After playing with their pooches, dog lovers experience the same surge of emotions as a mother with her infant, or the feelings linked with romantic love and friendship, say scientists.
Biologists Miho Nagasawa and Takefumi Kikusui, of Azuba University in Japan, reckon that it is all controlled by a single hormone-oxytocin.
AdvertisementTouted as the cuddle chemical" or the "love drug", oxytocin has been found to dampen stress, combat depression, and breed trust in humans.
Past studies on voles, mice and rats have also pinpointed the role of this hormone in pair bonding and social memory.
Considering all that, the researchers conducted a study aimed at finding whether social contact between two different species could also lead to a surge in oxytocin levels.
"Miho and I are big dog lovers and feel something changed in our bodies when gazed [upon] by our dogs," New Scientist magazine quoted Kikusui as saying.
For the study, they recruited 55 dog owners and their pets for a laboratory play session.
After providing a urine sample to measure oxytocin levels, the owners played with their dog for half an hour, and then went through another urine test.
On the other hand, some owners acted as control and sat in a room with their dog and were told to completely avoid the gaze of their pets.
Kikusui's team videotaped the sessions and measured how long a dog spent eyeing its owner.
After the analysis, they split the pairs that were allowed to play into two groups: "long gaze", who locked eyes for an average of 2.5 minutes during the play session, and "short gaze", who made eye contact for fewer than 45 seconds, on average.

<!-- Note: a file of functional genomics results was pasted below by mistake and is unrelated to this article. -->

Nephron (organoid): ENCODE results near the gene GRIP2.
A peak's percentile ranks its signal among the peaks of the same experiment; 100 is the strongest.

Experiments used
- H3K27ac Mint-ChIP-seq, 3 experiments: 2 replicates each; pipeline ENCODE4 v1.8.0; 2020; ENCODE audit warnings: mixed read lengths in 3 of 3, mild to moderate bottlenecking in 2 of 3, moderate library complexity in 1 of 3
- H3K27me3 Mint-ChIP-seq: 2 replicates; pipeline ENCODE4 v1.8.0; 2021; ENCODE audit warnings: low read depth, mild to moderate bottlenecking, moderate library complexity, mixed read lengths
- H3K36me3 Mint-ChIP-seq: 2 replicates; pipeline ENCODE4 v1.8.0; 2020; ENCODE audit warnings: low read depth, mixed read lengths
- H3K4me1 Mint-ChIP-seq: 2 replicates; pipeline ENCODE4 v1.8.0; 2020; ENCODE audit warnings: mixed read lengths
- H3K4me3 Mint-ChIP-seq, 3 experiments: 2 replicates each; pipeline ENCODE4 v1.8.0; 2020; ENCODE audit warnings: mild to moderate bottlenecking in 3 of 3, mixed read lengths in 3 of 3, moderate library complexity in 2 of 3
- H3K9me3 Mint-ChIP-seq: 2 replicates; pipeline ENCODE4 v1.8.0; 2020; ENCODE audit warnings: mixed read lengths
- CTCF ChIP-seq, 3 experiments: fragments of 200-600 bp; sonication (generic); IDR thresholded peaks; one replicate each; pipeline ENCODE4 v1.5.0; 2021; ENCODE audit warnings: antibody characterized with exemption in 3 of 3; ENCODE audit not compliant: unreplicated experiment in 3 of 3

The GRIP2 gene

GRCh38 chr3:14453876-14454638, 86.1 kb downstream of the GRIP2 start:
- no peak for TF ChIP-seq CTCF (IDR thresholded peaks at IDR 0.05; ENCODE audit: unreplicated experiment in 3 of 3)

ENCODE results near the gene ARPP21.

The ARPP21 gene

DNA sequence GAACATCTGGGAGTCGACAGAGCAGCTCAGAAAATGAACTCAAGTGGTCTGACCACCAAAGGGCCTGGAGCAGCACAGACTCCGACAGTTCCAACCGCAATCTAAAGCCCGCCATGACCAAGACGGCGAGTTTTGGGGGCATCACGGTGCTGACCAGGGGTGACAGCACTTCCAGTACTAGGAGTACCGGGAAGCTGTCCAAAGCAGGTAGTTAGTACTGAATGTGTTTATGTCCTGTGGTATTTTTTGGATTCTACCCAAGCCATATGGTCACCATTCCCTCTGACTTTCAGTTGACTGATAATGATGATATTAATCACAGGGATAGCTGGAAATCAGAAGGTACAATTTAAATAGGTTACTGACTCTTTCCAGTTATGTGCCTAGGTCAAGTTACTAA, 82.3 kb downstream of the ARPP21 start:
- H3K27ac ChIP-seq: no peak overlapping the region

It was found that these groupings led to changes in owner's oxytocin levels-pet owners who spent a long time making eye contact showed a 20 percent boost in oxytocin levels, while owners in the control group saw their oxytocin levels drop slightly.
The researchers saw that long-gaze owners tended to rate their relationship with their pet as more satisfying than short-gaze owners.
In fact, despite being asked to avoid eye contact during the control session, these owners experienced a mild boost in oxytocin.
Kikusui said that a flood of the cuddle chemical could explain why playing with dogs can lift moods and even improve symptoms of anxiety and depression.
They even suggested that oxytocin might have played a part in the domestication of dogs from wolves, about 15,000 years ago.
"Maybe during the evolutionary process, humans and dogs came to share the same social cues", such as eye contact and hand gestures, said Kikusui.
He added: "This is why dogs can adapt to human society."